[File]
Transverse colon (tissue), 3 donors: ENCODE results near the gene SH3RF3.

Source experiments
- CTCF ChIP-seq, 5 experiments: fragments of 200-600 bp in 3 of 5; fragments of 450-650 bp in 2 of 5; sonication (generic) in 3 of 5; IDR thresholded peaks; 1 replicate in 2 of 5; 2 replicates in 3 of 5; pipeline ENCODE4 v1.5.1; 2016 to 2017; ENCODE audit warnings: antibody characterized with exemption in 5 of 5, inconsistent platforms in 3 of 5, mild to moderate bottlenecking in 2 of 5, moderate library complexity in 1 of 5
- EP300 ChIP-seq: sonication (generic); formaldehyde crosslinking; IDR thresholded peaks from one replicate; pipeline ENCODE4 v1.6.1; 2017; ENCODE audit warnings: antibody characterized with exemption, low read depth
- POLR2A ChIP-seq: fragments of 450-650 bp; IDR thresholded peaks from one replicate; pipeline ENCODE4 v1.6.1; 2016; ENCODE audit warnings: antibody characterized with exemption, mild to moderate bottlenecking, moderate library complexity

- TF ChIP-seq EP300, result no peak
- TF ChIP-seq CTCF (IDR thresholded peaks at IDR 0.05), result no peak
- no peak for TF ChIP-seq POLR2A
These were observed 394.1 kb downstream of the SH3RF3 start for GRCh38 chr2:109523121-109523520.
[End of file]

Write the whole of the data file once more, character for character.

Transverse colon (tissue), 3 donors: ENCODE results near the gene SH3RF3.

Source experiments
- CTCF ChIP-seq, 5 experiments: fragments of 200-600 bp in 3 of 5; fragments of 450-650 bp in 2 of 5; sonication (generic) in 3 of 5; IDR thresholded peaks; 1 replicate in 2 of 5; 2 replicates in 3 of 5; pipeline ENCODE4 v1.5.1; 2016 to 2017; ENCODE audit warnings: antibody characterized with exemption in 5 of 5, inconsistent platforms in 3 of 5, mild to moderate bottlenecking in 2 of 5, moderate library complexity in 1 of 5
- EP300 ChIP-seq: sonication (generic); formaldehyde crosslinking; IDR thresholded peaks from one replicate; pipeline ENCODE4 v1.6.1; 2017; ENCODE audit warnings: antibody characterized with exemption, low read depth
- POLR2A ChIP-seq: fragments of 450-650 bp; IDR thresholded peaks from one replicate; pipeline ENCODE4 v1.6.1; 2016; ENCODE audit warnings: antibody characterized with exemption, mild to moderate bottlenecking, moderate library complexity

- TF ChIP-seq EP300, result no peak
- TF ChIP-seq CTCF (IDR thresholded peaks at IDR 0.05), result no peak
- no peak for TF ChIP-seq POLR2A
These were observed 394.1 kb downstream of the SH3RF3 start for GRCh38 chr2:109523121-109523520.